Mutations in genes required for T-cell development: IL7R, CD45, IL2RG, JAK3, RAG1, RAG2, ARTEMIS, and ADA and severe combined immunodeficiency: HuGE review.
Severe combined immunodeficiency (SCID) is an inherited immune disorder characterized by T-cell lymphopenia (TCLP), a profound lack of cellular (T-cell) and humoral (B-cell) immunity and, in some cases, decreased NK-cell number and function. Affected children develop severe bacterial and viral infections within the first 6 months of life and die before 1 year of age without treatment. Mutations in any of eight known genes: IL2RG, ARTEMIS, RAG1, RAG2, ADA, CD45, JAK3, and IL7R cause SCID. Mutations in unidentified genes may also cause SCID. Population-based genotype and allelic frequencies of these gene defects have not been measured. Some minimal estimates of SCID prevalence are presented. Currently, hematopoietic stem cell transplants are the standard treatment. In clinical trials, gene therapy has been used to reconstitute immune function in patients with IL2RG and ADA defects. The availability of effective therapies, plus the short asymptomatic period after birth, (when stem-cell transplantation is most effective), make SCID a potentially good candidate for newborn screening. Dried blood spots are currently collected from all infants at birth for newborn metabolic screening. Tests for TCLP on dried blood spots could be developed as a screen for SCID. Because SCID may be unrecognized, with infant deaths from infection attributed to other causes, newborn screening is the only way to ascertain true birth prevalence. Validated tests and pilot population studies are necessary to determine newborn screening's potential for identifying infants with SCID.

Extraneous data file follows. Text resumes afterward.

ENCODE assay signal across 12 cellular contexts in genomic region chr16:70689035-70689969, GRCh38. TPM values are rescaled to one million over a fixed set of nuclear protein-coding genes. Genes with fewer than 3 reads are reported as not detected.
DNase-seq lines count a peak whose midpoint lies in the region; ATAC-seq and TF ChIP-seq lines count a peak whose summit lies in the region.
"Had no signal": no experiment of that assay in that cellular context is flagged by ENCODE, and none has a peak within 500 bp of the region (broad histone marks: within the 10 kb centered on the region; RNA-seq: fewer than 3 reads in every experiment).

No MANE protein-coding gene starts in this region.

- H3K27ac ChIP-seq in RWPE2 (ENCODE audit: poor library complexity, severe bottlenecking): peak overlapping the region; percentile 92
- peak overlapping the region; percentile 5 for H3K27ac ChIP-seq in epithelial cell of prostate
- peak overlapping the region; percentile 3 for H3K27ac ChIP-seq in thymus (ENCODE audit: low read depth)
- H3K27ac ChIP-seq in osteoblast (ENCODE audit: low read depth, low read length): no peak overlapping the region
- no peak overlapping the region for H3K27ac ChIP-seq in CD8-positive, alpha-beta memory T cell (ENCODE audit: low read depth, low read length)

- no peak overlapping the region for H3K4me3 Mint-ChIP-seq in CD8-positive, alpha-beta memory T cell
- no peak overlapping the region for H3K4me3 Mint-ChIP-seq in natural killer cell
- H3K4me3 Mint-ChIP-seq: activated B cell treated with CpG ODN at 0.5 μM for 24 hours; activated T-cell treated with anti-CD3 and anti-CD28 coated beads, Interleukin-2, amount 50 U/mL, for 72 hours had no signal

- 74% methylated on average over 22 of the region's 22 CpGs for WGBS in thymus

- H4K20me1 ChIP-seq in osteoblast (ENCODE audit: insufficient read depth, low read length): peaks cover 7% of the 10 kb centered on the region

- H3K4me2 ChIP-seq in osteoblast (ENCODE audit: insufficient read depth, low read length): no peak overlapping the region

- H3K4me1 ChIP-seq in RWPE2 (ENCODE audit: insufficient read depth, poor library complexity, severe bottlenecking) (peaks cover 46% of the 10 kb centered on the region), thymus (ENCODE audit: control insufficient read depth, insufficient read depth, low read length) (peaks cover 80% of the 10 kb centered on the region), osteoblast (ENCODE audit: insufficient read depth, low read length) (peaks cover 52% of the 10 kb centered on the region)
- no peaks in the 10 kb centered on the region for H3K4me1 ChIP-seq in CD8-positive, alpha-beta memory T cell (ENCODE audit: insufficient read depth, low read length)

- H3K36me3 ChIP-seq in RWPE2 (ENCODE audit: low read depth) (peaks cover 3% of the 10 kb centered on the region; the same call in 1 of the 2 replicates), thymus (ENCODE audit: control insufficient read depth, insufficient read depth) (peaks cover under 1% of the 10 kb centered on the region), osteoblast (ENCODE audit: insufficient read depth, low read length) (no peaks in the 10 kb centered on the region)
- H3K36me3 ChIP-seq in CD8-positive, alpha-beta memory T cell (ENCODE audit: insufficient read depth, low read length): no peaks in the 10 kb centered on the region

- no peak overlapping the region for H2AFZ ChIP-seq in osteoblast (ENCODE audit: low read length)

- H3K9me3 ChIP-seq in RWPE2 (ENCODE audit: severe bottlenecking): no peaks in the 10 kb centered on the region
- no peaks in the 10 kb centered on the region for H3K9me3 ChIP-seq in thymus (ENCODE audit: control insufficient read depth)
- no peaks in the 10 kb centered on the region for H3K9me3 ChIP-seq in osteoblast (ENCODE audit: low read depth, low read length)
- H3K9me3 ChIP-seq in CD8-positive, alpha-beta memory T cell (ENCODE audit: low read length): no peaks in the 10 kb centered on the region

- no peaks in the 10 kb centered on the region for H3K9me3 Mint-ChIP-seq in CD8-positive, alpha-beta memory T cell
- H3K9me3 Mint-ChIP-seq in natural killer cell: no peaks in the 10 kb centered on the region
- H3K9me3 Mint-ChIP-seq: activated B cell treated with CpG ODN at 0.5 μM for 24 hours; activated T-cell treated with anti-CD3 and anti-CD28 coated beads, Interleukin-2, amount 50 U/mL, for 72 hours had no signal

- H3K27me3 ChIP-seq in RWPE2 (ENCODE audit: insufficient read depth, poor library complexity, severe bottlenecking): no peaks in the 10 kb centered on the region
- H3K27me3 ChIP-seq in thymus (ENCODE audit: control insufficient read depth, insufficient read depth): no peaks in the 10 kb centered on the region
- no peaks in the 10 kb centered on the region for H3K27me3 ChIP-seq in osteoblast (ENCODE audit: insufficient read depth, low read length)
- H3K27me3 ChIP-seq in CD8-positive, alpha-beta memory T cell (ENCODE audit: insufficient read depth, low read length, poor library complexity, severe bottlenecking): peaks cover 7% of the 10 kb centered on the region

Kalman, L; Lindegren, ML; Kobrynski, L; Vogt, R; Hannon, H; Howard, JT; Buckley, R
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